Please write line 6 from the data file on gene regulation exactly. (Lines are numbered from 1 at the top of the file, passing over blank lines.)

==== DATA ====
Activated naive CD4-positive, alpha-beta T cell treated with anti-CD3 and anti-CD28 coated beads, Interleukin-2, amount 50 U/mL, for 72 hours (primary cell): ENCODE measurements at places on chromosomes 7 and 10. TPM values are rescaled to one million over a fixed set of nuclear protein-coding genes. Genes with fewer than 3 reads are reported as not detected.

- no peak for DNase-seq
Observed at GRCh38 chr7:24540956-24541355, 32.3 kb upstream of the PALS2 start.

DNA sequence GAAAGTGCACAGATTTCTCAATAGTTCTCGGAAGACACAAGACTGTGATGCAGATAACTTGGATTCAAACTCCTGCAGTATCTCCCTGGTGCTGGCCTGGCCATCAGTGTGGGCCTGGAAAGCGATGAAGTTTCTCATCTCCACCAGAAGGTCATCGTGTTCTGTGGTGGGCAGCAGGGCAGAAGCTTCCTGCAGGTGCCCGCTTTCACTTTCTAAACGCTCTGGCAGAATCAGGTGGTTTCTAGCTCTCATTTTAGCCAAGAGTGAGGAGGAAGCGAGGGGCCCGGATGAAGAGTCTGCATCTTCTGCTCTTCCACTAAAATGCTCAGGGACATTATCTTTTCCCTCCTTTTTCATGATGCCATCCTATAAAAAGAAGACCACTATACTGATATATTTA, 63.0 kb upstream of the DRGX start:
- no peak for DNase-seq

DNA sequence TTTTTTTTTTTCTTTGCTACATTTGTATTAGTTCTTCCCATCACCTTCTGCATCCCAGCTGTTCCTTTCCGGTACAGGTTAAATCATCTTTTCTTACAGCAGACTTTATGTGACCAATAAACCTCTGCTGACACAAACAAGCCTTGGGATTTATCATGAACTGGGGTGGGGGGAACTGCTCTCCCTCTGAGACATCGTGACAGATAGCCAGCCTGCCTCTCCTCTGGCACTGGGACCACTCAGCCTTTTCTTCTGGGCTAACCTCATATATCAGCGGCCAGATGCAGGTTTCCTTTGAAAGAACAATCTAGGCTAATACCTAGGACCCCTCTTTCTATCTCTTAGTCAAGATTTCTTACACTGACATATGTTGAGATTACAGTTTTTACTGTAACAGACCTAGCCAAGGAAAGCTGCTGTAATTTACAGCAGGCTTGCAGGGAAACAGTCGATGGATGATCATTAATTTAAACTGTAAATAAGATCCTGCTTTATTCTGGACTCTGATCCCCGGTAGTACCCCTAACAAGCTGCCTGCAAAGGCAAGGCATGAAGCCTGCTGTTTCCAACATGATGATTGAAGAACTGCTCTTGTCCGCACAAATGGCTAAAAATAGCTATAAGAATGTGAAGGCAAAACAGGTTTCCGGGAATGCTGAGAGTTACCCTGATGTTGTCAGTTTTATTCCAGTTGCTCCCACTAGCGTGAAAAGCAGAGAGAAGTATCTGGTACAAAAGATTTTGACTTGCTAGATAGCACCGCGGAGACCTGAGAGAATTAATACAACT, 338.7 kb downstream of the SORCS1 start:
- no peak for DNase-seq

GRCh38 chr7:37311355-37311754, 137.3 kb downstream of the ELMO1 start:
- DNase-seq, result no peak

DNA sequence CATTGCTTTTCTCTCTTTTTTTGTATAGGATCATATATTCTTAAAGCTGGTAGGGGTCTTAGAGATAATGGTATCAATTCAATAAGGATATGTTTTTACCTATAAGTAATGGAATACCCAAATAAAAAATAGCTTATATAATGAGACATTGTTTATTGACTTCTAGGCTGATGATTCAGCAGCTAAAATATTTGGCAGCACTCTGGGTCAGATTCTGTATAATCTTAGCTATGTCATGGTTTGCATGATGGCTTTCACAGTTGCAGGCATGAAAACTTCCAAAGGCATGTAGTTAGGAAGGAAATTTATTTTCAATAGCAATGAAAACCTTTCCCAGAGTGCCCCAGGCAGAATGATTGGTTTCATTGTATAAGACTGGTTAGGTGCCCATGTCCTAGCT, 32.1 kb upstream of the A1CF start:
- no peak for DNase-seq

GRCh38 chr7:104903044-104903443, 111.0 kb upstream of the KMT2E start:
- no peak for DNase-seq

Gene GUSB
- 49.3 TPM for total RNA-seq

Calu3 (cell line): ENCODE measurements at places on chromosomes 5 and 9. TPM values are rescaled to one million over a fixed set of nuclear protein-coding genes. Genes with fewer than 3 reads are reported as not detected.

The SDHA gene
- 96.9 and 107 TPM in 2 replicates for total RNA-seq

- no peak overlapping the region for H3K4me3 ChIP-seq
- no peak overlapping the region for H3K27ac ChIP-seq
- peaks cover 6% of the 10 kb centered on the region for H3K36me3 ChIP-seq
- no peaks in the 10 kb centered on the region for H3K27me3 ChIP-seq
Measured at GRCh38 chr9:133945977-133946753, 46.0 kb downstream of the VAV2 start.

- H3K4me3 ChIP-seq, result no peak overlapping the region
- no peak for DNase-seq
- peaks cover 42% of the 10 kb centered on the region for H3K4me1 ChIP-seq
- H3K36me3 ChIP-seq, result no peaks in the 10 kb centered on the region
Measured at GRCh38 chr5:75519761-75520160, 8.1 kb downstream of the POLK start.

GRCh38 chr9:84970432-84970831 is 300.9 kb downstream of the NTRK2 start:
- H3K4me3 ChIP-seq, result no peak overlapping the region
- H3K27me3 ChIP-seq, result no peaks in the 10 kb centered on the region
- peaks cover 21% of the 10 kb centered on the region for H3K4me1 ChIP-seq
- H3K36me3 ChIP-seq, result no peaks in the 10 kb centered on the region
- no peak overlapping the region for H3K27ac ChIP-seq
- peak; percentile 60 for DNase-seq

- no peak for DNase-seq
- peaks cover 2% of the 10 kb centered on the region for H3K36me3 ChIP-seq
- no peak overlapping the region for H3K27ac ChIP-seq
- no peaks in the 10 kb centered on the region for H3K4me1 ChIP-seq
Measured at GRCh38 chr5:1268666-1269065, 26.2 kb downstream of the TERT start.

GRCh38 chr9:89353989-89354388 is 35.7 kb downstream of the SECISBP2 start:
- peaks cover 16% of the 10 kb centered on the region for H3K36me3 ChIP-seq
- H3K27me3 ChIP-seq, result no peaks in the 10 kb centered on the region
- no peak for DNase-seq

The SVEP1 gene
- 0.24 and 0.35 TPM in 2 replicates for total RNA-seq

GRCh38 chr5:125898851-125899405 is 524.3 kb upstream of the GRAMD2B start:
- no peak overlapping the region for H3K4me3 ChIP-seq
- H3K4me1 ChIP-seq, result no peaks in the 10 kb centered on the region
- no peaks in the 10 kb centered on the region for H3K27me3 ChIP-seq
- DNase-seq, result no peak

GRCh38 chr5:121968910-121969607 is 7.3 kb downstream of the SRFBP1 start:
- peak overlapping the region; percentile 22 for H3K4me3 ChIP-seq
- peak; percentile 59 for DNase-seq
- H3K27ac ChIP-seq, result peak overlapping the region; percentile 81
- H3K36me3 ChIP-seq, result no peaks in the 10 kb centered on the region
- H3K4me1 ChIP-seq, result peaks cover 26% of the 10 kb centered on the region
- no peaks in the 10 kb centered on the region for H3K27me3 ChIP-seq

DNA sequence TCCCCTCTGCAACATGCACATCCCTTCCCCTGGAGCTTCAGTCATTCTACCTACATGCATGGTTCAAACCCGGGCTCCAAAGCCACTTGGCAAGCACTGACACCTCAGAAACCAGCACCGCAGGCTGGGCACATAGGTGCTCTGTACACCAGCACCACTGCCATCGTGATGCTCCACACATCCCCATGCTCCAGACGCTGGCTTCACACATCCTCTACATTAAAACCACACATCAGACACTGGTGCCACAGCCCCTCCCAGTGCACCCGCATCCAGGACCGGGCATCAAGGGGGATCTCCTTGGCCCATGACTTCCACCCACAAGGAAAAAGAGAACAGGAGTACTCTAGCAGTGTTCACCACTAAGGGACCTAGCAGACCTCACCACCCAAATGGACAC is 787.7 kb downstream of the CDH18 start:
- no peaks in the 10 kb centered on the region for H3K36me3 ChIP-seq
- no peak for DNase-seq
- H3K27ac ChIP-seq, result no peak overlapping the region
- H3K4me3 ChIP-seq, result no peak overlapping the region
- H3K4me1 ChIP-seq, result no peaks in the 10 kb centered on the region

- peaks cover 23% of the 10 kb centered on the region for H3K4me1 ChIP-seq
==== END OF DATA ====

DNA sequence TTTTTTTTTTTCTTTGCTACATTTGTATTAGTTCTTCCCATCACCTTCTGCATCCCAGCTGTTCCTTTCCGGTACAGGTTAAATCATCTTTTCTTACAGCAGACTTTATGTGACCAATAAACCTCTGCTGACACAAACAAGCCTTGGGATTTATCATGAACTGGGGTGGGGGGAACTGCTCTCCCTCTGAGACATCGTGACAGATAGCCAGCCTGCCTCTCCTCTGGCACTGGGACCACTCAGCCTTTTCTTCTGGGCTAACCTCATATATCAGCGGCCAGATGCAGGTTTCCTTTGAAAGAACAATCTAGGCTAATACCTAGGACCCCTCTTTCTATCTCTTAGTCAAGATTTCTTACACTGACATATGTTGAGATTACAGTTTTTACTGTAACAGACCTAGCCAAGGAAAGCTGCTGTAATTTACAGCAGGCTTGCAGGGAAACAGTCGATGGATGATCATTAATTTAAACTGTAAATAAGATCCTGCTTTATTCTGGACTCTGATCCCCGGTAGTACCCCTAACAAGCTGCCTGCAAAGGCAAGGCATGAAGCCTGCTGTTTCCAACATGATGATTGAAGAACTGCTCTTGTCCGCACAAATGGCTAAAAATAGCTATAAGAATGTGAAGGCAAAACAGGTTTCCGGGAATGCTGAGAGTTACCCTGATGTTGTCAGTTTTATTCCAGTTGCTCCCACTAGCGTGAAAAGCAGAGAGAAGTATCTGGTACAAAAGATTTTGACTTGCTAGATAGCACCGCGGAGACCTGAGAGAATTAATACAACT, 338.7 kb downstream of the SORCS1 start: